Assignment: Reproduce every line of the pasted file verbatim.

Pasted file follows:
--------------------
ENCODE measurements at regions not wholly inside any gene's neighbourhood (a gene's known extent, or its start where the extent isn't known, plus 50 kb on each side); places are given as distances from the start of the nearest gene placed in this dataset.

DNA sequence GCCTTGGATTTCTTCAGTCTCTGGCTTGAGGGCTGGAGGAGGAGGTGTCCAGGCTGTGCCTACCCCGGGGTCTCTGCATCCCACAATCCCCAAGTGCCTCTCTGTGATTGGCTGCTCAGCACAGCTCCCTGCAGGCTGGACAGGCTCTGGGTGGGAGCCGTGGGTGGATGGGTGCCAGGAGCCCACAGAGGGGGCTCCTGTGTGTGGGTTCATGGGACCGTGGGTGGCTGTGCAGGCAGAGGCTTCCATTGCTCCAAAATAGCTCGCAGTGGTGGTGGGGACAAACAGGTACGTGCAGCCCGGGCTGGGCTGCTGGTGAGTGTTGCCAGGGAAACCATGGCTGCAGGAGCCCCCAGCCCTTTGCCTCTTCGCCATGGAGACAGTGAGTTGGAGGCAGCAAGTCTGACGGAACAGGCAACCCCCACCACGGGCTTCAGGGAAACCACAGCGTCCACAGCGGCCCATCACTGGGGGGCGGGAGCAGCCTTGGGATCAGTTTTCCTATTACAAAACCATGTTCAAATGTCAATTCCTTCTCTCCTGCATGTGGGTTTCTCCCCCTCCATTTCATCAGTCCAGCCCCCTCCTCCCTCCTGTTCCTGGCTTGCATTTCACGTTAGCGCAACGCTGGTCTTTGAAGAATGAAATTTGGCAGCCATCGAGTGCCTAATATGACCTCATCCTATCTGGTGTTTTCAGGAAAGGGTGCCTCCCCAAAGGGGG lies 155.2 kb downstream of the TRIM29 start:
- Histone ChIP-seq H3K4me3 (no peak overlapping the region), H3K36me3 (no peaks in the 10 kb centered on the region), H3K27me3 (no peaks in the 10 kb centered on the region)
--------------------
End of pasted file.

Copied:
ENCODE measurements at regions not wholly inside any gene's neighbourhood (a gene's known extent, or its start where the extent isn't known, plus 50 kb on each side); places are given as distances from the start of the nearest gene placed in this dataset.

DNA sequence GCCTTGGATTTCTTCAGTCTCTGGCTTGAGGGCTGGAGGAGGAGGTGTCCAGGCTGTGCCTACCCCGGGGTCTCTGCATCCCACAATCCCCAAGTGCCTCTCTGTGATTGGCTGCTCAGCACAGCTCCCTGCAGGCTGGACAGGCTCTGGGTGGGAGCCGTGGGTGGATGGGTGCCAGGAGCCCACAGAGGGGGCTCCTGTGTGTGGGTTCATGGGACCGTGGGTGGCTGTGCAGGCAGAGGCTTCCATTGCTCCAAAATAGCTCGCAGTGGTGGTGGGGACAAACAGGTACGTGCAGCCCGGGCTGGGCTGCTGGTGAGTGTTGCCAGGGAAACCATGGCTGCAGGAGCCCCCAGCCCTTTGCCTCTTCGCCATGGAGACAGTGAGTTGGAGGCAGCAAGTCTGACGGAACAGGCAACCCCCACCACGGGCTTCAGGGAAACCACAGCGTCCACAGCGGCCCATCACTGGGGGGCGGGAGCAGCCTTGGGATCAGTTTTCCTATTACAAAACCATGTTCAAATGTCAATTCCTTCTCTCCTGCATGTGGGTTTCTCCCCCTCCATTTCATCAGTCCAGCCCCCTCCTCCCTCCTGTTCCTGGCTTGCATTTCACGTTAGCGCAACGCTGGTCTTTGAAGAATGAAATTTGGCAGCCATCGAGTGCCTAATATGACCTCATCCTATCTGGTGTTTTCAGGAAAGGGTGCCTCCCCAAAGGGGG lies 155.2 kb downstream of the TRIM29 start:
- Histone ChIP-seq H3K4me3 (no peak overlapping the region), H3K36me3 (no peaks in the 10 kb centered on the region), H3K27me3 (no peaks in the 10 kb centered on the region)